The Special Value of Friends
By Gordon Cherr,
The searing Tallahassee summer became just too much a few weeks ago and I succumbed to the siren call of Asheville, again, if only for a week. It seemed a good trade at the time and it was – switching the unbearable humidity and heat that makes running the flats daily from June through October such a chore with ungodly hard uphill and downhill running calculated to wreak havoc on every leg muscle from the waist down. It would be cooler and a lot less humid, but I would be worrying about bears again. Life is a continuing compromise.
We drove all day Saturday, but Sunday morning I headed for the Arboretum, in search of some missed running buddies. Much to my joy, they were there at 8:30, as always. Darryl (“Derrl”), the ringleader, was first to speak: “Boy, you got fat”. The two Nancys: “We missed you.” Janet and Melissa and Tammy: “We are gonna kill you on the hills, you flatlander” (and they did). There were others and each and every one had a greeting. As always there was no mercy on the hills but we laughed our way through the miles. There was much news to share and this run was over before I knew it. I paid but it was worth it. I have missed the gentle humor of these people.
On Sunday I saw Lloyd. Lloyd is a special runner. He is 65 years old and his body is one big artery. Not one discernible ounce of fat anywhere, he runs about 100 miles a week at his patient pace. Last year he went out to Lake Tahoe to run a three day marathon, a marathon a day, for three days. Think about it. He did that and then a 50K the very next weekend and was mad because the 50K time was not up to his usual high standards. This is typical Lloyd.
We had a great run. He toyed with me and took me up some hills in my old neighborhood that I never knew existed, he mistreated me royally. I only wanted to go for 45 minutes, but he kept torturing me for an hour and a half. I realized later that there was purpose to this. Lloyd is usually very quiet, we had sometimes run together for hours with hardly a word. But he was a chatterbox last week, and I realized when he finally said “Good-bye, maybe see you next November”, that we were both close to tears. Then later, when I stopped by Jus’ Running, to pick up some shoes, one of the two young ladies behind the counter said “Hey, didn’t we used to run Turkey Pen together, where have you been?” And I remembered her too.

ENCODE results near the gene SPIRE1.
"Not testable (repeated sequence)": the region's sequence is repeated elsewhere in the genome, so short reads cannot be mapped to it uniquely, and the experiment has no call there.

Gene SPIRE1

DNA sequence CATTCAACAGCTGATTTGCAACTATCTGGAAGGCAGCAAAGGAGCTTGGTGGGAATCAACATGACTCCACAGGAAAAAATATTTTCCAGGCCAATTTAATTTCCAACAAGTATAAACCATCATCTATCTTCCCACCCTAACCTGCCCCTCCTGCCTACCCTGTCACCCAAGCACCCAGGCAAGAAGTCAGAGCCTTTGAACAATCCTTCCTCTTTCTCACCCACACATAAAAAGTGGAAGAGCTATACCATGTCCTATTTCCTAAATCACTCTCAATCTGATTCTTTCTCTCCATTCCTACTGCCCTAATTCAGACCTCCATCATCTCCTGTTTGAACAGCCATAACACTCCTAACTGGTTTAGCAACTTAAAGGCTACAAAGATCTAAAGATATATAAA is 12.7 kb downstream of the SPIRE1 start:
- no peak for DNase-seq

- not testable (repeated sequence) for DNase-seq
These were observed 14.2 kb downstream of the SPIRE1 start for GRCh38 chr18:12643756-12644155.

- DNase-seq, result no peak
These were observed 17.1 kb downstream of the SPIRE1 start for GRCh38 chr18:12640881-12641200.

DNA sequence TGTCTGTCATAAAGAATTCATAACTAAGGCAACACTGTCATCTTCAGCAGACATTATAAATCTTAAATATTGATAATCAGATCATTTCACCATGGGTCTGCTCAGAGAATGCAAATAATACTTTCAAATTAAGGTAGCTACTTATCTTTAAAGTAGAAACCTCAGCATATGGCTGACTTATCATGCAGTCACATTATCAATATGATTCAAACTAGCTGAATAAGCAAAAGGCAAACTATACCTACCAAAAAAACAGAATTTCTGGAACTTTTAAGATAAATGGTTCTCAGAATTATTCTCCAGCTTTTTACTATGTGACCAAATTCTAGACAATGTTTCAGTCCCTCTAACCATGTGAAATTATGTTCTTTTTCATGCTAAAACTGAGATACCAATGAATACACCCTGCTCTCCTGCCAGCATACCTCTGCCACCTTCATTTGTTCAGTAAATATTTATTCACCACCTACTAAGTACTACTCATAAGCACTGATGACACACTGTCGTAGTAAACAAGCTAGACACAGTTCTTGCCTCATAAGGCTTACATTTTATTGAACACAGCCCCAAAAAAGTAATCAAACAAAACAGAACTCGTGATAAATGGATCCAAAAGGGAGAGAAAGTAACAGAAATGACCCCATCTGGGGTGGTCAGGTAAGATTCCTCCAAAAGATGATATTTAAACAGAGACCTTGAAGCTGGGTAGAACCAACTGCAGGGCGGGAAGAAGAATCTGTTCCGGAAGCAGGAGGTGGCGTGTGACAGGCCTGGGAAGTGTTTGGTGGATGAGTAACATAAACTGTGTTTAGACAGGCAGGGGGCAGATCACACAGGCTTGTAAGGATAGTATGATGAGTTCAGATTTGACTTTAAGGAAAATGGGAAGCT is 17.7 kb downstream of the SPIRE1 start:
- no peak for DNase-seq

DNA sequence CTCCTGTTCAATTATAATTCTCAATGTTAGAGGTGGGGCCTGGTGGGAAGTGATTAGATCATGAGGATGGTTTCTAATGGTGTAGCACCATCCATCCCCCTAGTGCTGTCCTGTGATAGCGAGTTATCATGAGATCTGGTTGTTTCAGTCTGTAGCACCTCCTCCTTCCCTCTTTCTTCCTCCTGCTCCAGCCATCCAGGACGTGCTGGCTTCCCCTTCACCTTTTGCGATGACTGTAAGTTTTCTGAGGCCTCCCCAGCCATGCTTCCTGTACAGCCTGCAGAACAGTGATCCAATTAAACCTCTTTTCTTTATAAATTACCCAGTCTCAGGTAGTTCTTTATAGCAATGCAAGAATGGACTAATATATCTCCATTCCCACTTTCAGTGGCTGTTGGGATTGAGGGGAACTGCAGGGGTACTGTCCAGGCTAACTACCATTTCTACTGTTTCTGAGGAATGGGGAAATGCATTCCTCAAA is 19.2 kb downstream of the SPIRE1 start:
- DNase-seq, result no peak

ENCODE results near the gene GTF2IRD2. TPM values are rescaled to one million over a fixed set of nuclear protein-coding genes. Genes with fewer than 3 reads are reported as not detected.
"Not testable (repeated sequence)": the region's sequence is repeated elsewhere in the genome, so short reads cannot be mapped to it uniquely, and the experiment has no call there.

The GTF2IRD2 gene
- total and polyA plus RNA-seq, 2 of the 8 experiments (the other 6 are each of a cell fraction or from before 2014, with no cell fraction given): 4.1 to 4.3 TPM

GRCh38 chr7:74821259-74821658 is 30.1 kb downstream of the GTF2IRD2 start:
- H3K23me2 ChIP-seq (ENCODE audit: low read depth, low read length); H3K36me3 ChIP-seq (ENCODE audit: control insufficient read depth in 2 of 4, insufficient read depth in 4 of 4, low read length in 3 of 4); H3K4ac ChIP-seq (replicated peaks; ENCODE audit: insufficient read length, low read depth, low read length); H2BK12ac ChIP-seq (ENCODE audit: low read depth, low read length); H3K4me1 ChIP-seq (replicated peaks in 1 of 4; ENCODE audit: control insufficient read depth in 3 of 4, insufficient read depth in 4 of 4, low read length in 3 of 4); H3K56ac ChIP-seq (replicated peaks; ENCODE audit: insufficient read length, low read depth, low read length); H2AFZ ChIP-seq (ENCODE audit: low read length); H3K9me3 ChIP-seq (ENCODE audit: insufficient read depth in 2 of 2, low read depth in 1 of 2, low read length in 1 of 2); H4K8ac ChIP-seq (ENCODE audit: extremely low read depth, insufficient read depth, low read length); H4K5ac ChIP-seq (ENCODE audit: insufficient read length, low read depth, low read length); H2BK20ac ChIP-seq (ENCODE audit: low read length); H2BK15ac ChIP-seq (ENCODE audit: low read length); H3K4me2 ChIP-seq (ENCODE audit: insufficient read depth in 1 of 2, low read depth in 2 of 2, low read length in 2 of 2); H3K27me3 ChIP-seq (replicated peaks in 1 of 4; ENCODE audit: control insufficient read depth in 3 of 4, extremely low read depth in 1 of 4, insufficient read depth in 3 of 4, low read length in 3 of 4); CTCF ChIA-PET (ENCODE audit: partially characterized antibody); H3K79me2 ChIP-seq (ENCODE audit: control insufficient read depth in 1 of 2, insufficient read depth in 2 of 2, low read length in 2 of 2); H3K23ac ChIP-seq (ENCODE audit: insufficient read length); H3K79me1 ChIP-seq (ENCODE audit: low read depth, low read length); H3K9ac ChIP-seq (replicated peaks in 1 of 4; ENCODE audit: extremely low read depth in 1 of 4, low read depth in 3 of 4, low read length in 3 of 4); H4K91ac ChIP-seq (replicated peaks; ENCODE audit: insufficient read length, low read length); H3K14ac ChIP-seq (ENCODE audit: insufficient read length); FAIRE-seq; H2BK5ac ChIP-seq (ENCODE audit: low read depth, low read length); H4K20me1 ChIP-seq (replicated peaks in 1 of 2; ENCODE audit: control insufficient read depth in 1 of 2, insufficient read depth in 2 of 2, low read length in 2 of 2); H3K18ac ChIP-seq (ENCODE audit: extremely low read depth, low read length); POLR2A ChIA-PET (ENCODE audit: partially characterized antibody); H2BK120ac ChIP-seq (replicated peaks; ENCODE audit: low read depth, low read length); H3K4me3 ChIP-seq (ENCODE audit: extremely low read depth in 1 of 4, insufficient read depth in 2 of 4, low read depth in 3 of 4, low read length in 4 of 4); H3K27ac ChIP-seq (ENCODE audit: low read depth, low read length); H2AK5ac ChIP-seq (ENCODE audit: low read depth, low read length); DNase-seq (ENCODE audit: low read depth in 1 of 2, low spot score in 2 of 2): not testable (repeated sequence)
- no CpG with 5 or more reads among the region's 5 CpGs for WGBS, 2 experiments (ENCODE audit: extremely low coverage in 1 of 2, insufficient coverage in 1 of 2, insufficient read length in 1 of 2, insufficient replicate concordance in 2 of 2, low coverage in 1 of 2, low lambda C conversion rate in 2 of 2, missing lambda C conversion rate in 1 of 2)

Running forges friendships stronger than the mightiest steel. These bonds never end, they last a lifetime, maybe beyond a lifetime. I often remember back to my high school and college running mates. Boris, the mad Hungarian. Rose, who all the girls adored. The Rat. Swanny, who was the best runner of us all. Little Frankie. The Kid. The Walrus. Hardly do I ever have a run and not have them pop into my mind. Or those I ran with here, years ago (the names are unimportant). Now some of us are separated by distance, and a few like Tim Simpkins or Dean Chenoweth are gone from us for good, but they still pass through my consciousness often. Even when I run alone they are never far. And I am never alone. Isn’t this the same for you?
Or the friends I run with here, now. I may not see you as often as before, but I can show up at your door or you at mine, and we can pick up exactly where we were a few days or weeks ago. Thank you for the comfort you all have given me countless times, over endless miles. Even if you are not physically there busting it with me, and especially when you are.
To all of you, my friends, runners all, you are special and I owe you so much. When you see me on the roads or trails of this life, remember to wave back.